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With 775 miles of coastline in our care we look after smaller, harder to reach and little-known beaches, which are ideal if you’re looking to get away from it all. You’ll find these secret bays and coves perfect for wildlife spotting, a peaceful swim or picnic, or simply soaking in the sea views.
Barrowmouth Bay, Cumbria
The site of a former alabaster mine, Barrowmouth Bay feels like a wild, remote stretch of coastline despite being on the outskirts of the town of Whitehaven. It’s a bit of a scramble down to the beach via the route of the old alabaster mine tramway, but it’s worth the effort to watch the peregrines that nest on the sandstone cliffs above the narrow crescent of sand or enjoy views out into the Irish Sea.
Visit the Whitehaven Coast
Blakeney Point, Norfolk
Blakeney Point is a four-mile spit within the Blakeney National Nature Reserve. At high tide it’s soft shingle and suitable for swimming, while at low tide sand is exposed, making it easier to walk on. In summer it’s home to ground-nesting birds (oystercatchers, ringed plovers and little terns) and in winter to Atlantic grey seals. The Watch House halfway along the spit has historic links with smuggling.
Visit Blakeney National Nature Reserve
Hayburn Wyke, Yorkshire
Accessed on foot from the Cleveland Way, Hayburn Wyke is a special place to spend time and enjoy nature. If you sit on the beach or watch from the cliffs on a still, calm day in spring you might spot passing whales and dolphins. In the surrounding woods it’s possible to see wild deer as well as birds and flowers. The beach also has a twin waterfall, which falls directly onto the rocky shore.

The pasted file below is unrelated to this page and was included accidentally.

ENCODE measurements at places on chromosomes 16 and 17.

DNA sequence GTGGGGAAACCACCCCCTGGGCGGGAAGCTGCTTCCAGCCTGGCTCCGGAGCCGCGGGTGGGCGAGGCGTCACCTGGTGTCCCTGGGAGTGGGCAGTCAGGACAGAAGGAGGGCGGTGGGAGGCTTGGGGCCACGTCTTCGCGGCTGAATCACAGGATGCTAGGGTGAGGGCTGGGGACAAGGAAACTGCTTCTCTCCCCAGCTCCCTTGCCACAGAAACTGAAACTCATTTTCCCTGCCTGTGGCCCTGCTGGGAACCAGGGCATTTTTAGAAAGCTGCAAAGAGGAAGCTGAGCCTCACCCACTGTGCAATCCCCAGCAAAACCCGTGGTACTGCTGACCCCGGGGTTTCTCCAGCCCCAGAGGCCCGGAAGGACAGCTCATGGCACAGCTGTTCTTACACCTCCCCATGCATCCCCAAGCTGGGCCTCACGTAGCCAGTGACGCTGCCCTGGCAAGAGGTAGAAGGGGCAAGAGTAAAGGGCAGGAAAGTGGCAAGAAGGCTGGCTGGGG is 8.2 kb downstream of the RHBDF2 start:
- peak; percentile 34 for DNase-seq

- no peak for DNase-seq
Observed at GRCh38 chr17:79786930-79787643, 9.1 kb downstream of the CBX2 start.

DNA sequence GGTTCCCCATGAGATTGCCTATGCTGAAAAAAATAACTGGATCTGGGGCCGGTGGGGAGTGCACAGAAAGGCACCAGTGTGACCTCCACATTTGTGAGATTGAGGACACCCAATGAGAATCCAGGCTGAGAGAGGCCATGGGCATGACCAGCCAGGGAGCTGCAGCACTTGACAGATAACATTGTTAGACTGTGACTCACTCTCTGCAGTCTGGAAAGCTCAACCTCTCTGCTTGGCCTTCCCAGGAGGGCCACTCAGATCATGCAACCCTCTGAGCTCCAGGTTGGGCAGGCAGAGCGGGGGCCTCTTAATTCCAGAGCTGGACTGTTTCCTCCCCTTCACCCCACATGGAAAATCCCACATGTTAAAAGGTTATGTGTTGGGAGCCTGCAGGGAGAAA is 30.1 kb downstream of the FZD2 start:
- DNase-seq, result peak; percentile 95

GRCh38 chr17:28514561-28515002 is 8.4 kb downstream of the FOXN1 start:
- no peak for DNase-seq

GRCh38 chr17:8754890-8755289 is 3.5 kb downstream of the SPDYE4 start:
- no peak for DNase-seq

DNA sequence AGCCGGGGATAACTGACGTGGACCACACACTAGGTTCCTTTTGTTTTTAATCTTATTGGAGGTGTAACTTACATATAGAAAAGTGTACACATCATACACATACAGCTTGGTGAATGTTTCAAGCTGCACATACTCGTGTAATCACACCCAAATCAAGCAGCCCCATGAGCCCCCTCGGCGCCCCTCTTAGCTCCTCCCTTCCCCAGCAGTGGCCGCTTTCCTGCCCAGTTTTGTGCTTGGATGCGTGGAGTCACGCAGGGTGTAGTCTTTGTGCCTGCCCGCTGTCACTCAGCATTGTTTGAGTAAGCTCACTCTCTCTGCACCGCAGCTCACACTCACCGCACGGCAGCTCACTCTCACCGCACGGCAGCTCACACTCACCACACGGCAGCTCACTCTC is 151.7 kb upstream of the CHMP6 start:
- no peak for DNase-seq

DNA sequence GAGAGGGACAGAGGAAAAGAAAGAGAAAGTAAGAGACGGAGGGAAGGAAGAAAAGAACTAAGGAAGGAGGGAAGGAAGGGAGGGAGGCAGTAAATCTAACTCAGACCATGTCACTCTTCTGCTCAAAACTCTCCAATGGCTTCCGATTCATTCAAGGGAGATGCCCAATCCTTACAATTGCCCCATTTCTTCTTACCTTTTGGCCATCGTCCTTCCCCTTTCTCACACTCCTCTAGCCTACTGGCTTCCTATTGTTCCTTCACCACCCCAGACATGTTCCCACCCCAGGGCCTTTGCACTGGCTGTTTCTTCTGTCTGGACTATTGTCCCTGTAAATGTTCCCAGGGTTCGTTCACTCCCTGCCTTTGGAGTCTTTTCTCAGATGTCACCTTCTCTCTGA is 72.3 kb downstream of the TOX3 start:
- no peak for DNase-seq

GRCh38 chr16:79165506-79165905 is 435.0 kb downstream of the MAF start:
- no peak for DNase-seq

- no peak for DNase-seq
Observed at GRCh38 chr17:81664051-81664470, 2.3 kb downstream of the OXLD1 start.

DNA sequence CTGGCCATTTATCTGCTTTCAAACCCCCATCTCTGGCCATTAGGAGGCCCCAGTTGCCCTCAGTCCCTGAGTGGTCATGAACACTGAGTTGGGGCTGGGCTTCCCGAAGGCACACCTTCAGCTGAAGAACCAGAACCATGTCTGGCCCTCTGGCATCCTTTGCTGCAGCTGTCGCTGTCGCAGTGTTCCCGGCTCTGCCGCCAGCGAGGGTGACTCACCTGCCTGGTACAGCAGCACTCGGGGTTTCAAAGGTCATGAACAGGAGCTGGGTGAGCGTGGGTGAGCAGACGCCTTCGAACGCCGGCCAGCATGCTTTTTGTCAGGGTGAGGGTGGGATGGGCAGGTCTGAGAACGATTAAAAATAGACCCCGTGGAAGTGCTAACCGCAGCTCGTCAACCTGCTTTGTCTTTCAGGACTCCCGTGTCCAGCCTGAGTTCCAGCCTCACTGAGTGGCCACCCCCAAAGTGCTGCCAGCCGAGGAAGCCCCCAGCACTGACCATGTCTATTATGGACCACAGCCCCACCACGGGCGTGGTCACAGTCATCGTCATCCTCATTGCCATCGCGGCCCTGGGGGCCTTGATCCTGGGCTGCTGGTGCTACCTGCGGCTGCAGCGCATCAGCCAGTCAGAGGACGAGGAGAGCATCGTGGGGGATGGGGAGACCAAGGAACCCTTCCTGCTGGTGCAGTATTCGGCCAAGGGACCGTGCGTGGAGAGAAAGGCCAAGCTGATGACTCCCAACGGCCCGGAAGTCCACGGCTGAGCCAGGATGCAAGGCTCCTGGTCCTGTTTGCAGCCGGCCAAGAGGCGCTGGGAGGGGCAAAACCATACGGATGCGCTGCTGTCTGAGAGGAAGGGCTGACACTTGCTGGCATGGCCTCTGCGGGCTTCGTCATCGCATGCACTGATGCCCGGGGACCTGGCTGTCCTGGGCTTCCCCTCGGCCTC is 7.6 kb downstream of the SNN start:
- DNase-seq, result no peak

Visit the Yorkshire Coast
Kearney, County Down
A long, narrow road takes you through green drumlins (elongated hills formed by glacial ice) to the charming village of Kearney on the Irish Sea coast of the Ards Peninsula. This traditional fishing village dates back to the early 18th century and its sandy beach has views to the Mull of Galloway and Isle of Man on a clear day. Walk along the coastline and you can spot rare plants such as yellow horned poppies.
Visit Strangford Lough
Lantic Bay, Cornwall
A sheltered sandy beach to the east of Polruan near Fowey, Lantic Bay is a hidden gem accessed via a steep track off the South West Coast Path. It’s well worth the challenging climb for its clear turquoise waters and natural amphitheatre created by the horseshoe cliffs. Pencarrow Head, which forms the eastern edge of the bay, is a great place to look out for seabirds, including peregrines and fulmars.
Visit Lantic Bay and Lansallos
Mewslade Bay, Gower Peninsula
On the other side of the headland to Rhossili Bay, Mewslade Bay is a sandy cove surrounded by limestone cliffs that can only be reached on foot from Pitton. It's suitable for swimming and has views over to Lundy and Devon on a clear day, while at low tide a limestone cave is revealed. It’s possible to spot peregrines, fulmars and choughs, and Mewslade Bay is the only place in the UK you’ll find rare yellow whitlow grass.
Visit Rhossili and the South Gower Coast
Woody Bay, Devon
One of the first stretches of coastline acquired through our Neptune Coastline Campaign, Woody Bay is a secluded pebble beach three miles west of Lynton. Accessed via a steep track, the beach is surrounded by dramatic towering cliffs, which are home to fulmars, razorbills and guillemots, making it an ideal spot for birdwatchers. It’s also a great location for rockpooling, a wild swim or a quiet picnic.
Visit Heddon Valley